One thing Instagram users do not need is an excuse to post a picture of their pet(s).
Fair enough, because pets are the greatest and should be loved and treasured at every opportunity.
Throw in the added benefit of doing something good for simply posting on social media, and you have a really potent mix.
Enter the ‘Plant a tree for every pet picture’ pledge, which has been all over Instagram these past few days.
Usually, when something appears too good to be true, it is, and that’s the case with this viral trend.
Below via NBC News:
An online campaign that promised to plant a tree for every pet photo posted to Instagram “spread out of control,” its creator said Tuesday after it was shared more than 4.1 million times…
The creator behind the Instagram account Plant A Tree Co. took responsibility for the campaign but said the post was deleted 10 minutes after it was created because he “didn’t have the resources to plant that many trees.”
The man, Zack Saadioui, 23, of Boca Raton, Florida, said he was experimenting with the new sticker feature on Nov. 2, a day after it launched, without properly understanding how it worked.
Plant A Tree Co. posted this explanation to its account shortly afterwards, talking about raising funds for Trees for the Future:
View this post on Instagram
Plant A Tree Co. did say they’re not affiliated with Trees for the Future, and that point was made clear in an Instagram Story from the latter:
But at least money is being raised for a good cause, right?
Well, it turns out this Instagram account has a rather dubious history, as outlined by Pedestrian:
An article written in early 2020 by Odyssey claims that Plant A Tree Co. is, in fact, a scam. Hell, even ‘Fake Website Buster’ lists the site as a likely scam site.
Apparently, Plant A Tree Co. promised to plant “100 trees” for every repost of a since-deleted Instagram pic in 2019, then in 2020 they posted a picture of a kangaroo during the Australian bushfires, and promised to give a dollar to the NSW Rural Fire Service for everyone who shared it. The kangaroo pic gained 2 million likes, but has also been deleted.
Odyssey claims that Plant A Tree Co. have done similar things after the death of George Floyd in America, promoting graphic posts in order to raise money for Black Lives Matter causes. The company has also allegedly performed a similar social media campaign for Stop Asian Hate causes. The catch is, for your donations to ‘count’, you have to follow the account. It’s shady as hell.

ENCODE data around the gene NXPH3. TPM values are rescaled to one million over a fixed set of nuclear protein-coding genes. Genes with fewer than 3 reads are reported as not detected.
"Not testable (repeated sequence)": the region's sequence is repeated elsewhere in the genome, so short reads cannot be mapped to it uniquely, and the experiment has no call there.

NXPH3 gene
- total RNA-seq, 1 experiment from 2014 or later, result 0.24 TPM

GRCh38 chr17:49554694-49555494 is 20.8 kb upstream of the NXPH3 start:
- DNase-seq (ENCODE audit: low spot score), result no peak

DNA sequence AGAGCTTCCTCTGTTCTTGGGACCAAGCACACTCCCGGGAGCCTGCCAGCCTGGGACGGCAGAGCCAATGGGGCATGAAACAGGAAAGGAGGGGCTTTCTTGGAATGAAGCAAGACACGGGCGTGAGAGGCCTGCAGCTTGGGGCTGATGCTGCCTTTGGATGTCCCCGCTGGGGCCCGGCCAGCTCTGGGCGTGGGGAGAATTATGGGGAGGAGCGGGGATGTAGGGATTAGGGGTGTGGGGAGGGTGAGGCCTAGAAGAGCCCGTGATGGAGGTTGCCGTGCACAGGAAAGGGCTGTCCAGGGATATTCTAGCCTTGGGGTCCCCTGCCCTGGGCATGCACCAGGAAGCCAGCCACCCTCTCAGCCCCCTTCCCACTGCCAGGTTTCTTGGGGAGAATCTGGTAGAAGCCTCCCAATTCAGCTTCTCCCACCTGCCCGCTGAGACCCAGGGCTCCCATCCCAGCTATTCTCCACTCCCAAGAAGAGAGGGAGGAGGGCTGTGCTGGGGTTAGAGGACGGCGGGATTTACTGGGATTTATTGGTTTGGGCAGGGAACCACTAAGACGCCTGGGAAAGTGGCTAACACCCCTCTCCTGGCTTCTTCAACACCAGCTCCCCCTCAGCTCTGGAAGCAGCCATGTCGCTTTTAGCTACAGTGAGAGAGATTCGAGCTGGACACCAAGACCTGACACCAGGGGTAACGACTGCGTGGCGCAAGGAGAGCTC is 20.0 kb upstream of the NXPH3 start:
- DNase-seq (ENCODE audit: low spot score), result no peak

The Plant A Tree Co. website has no information regarding who runs the company, where it’s based, and what it actually does.
This post from June of last year outlines some of the shady past ‘campaigns’ it has run:
View this post on Instagram
The Plant A Tree Co. website does talk about ‘free necklaces’ on the home page. Yeah, about that:
There is no mention of the proceeds from these sales going towards charity. Yes, they do generate revenue from these necklaces, because even though the giveaway is supposedly free, there is an $8.95 shipping fee that is added at checkout.
And guess what the company is doing right now? A free necklace and bracelet giveaway.
Saadioui, who was identified as being behind the account following an investigation by freelance journalist Patrick Marlborough (watch a summary of that investigation here), has responded to claims that he is running a scam.
He released a statement to CNET:
“There have been a lot of accusations about Plant A Tree Co.,” he said in a statement to CNET, “and I understand where they’re coming from, as we have made unintentional mistakes in the past.
“It all stemmed from our first viral post that we never anticipated would grow so big in 2019, when I was 21 years old and a junior in college. We addressed it, stopped the post and stated that it would be impossible to plant. Unfortunately, this set a negative tone for the brand which I truly intended to be for a great cause.”
…”We never touch any of the funds raised and it goes directly to the Instagram approved charity,” he said. “This has been very effective due to the viral nature of these fundraisers, and through our platform we have managed to raise over $500k total for several charities.”
He did show CNET a list of donations he has made, which included a $3 173 donation to the NSW Rural Fire Service & Brigades Donation Fund.
That still falls well short of what was promised when that 2020 post went viral.
So, chances are you didn’t help plant a tree with your pet picture.
But you had fun doing it, and it made you feel good about yourself, so there’s that.
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